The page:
It’s not a stretch to say that every day is Earth Day at Bushtracks. We know that our past and our future are inextricably linked to the conservation of Africa’s wild places, and that when we share Africa’s remarkable beauty with our guests, that we are inspiring them, too, to take part in protecting these precious parts of our planet. But, although raising the awareness of Africa’s lands in our guests’ minds is an important part of what we do, it’s not the only way we think responsible travel can make a meaningful difference in our world.
DAVID AND CAROLYN BECOME AWF COUNCIL MEMBERS
Last year, Bushtracks owners David and Carolyn Tett strengthened their ongoing relationship with the African Wildlife Foundation (AWF) by becoming AWF Council Members. The AWF’s work spans entire countries, crossing borders to support critically important landscapes that harbor biodiversity and offer people economic opportunities.
WORKING AT THE LANDSCAPE LEVEL
Fundamentally, without land, wildlife cannot survive. To ensure its conservation efforts move forward, the AWF partners with governments, organizations, and communities, offering them incentives such as education, training in sustainable agriculture, and ecotourism in exchange for setting aside land.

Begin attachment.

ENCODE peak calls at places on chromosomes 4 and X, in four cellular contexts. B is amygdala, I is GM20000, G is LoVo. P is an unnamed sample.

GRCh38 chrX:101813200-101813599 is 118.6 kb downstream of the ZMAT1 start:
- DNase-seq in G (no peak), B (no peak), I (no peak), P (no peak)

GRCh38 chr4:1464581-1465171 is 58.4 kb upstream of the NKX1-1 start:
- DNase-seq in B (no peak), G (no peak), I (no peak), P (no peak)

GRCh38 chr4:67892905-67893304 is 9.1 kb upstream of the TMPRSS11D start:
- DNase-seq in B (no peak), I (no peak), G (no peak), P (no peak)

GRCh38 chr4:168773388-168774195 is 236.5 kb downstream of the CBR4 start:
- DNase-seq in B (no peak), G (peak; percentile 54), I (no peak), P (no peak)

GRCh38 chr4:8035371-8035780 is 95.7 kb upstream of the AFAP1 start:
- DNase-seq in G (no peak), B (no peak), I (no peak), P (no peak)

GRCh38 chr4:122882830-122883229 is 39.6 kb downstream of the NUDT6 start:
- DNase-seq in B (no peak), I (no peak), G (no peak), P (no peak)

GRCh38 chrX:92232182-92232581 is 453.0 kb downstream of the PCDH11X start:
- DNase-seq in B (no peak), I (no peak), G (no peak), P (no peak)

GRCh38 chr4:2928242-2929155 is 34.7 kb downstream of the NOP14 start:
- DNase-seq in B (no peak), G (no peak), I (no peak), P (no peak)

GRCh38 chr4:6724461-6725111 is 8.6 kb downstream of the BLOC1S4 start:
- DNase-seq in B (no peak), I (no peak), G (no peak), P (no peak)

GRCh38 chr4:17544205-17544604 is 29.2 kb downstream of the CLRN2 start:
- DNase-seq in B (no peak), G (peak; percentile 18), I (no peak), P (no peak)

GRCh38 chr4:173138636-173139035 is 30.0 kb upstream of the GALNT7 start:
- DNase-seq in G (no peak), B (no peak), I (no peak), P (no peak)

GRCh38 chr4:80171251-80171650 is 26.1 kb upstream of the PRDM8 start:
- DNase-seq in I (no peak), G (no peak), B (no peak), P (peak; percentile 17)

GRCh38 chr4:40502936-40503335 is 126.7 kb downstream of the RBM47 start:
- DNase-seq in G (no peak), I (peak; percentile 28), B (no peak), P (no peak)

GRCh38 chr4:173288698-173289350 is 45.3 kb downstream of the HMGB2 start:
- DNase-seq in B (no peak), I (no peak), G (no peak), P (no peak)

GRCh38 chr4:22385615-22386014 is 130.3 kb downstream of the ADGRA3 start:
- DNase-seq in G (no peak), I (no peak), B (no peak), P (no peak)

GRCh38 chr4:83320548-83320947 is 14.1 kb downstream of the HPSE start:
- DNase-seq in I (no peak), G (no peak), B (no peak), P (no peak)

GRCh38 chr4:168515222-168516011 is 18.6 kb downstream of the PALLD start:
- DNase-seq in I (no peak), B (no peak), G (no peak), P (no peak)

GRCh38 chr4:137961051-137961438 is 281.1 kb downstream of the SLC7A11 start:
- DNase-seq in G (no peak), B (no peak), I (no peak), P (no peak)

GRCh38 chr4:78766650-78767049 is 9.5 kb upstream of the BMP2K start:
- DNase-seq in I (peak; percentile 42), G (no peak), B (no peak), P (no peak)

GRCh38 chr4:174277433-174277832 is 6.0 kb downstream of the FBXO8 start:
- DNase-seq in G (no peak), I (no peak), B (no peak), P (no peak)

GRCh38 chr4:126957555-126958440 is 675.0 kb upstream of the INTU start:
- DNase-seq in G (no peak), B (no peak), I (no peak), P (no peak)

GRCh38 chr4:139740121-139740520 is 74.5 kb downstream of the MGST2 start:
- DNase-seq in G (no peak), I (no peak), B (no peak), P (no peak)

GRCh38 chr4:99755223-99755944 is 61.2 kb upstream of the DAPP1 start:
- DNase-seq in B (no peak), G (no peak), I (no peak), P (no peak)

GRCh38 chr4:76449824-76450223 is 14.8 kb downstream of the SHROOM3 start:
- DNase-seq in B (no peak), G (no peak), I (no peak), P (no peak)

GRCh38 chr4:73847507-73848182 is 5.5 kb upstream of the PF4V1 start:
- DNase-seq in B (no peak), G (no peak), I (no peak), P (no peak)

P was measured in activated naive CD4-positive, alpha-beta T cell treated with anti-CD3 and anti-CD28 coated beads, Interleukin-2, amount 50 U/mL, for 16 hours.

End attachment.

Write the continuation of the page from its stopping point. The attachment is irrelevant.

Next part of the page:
For example, to counter population growth and agricultural expansion in a key wildlife corridor extending from Amboseli National Park to Chyulu Hills and Tsavo West National Park, AWF introduced an innovative land-lease program to encourage the free movement of wildlife and habitat for lion, zebra, elephant, giraffe and other species. In Uganda, the AWF helped facilitate opening Clouds Mountain Gorilla Lodge, where a percentage of each guest’s bednight fee goes directly into a community fund benefitting 30,000 people across 23 villages surrounding the southern boundaries of the Bwindi Impenetrable National Park, with the intent to reduce habitat loss and poaching through economic development.
Bushtracks invites you to celebrate Earth Day every day by expanding your awareness of the world around you – particularly in its most wild and wonderful places – and to learn more about the ways that conservation and tourism can play a key role in protecting critical habitats at awf.org.